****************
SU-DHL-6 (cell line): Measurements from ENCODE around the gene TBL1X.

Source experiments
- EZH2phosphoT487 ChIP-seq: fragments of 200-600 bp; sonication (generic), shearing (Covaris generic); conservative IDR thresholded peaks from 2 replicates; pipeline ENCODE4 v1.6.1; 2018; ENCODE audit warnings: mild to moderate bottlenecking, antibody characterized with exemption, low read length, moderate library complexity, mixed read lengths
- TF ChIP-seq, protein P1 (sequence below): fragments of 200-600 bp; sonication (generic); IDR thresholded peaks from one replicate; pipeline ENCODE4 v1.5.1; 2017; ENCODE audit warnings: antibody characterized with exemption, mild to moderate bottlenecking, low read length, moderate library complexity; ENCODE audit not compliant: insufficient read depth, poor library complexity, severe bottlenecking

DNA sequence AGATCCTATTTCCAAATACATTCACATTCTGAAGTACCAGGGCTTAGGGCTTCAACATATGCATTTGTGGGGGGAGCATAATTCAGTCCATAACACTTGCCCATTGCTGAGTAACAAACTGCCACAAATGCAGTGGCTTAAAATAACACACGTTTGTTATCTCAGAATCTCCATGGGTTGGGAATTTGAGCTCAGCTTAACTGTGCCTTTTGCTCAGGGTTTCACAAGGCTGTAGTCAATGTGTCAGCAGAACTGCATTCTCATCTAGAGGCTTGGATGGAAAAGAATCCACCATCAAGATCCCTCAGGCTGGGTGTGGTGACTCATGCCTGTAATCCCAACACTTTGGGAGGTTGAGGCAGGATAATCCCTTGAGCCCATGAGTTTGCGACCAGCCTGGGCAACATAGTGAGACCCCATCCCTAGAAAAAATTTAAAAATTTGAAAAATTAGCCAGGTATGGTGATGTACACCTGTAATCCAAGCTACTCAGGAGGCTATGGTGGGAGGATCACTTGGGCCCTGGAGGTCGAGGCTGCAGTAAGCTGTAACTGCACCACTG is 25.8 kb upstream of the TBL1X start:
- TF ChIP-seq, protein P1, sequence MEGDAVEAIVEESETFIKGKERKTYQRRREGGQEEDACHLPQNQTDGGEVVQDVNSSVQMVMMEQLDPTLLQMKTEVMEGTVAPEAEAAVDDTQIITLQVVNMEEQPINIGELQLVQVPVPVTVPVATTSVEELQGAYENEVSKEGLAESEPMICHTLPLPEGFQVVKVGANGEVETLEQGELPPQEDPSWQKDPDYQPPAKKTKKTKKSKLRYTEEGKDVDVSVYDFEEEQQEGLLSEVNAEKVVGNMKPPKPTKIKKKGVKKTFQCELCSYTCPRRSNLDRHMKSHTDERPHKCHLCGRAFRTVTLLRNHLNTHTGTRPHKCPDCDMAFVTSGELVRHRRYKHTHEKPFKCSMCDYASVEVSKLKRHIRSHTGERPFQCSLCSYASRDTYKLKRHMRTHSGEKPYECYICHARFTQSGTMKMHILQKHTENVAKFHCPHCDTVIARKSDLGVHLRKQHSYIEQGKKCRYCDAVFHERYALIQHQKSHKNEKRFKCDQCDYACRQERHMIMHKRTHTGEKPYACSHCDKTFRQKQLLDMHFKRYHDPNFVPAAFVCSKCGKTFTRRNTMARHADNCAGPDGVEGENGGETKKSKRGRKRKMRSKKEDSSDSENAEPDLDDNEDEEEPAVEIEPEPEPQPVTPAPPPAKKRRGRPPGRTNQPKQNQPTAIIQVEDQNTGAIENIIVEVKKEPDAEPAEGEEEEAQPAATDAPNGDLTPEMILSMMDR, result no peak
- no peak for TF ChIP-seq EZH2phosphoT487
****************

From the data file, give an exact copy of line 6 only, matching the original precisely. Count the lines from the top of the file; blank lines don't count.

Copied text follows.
- TF ChIP-seq, protein P1, sequence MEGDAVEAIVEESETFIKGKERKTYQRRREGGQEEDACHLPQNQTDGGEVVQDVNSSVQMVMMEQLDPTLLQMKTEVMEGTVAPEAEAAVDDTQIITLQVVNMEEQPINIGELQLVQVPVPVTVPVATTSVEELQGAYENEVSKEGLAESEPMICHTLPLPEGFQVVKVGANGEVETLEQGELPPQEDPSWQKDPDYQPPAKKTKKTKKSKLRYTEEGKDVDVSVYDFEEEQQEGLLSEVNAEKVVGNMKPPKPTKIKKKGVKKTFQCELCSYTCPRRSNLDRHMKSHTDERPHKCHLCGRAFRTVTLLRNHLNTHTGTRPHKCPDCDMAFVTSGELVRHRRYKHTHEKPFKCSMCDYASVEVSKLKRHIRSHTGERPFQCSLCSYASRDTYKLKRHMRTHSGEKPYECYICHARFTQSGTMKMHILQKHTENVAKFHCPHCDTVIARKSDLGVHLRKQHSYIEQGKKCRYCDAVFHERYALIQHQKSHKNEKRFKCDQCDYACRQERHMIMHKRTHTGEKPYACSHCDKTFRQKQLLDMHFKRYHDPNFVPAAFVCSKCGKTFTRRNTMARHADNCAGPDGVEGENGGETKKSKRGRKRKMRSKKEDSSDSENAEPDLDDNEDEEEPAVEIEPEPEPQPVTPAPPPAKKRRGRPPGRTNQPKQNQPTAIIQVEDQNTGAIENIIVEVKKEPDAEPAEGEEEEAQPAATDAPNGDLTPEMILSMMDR, result no peak